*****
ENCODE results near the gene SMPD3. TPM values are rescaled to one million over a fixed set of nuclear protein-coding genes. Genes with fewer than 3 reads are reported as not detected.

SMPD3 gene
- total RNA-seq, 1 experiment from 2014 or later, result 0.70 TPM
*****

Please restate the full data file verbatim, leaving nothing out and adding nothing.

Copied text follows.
ENCODE results near the gene SMPD3. TPM values are rescaled to one million over a fixed set of nuclear protein-coding genes. Genes with fewer than 3 reads are reported as not detected.

SMPD3 gene
- total RNA-seq, 1 experiment from 2014 or later, result 0.70 TPM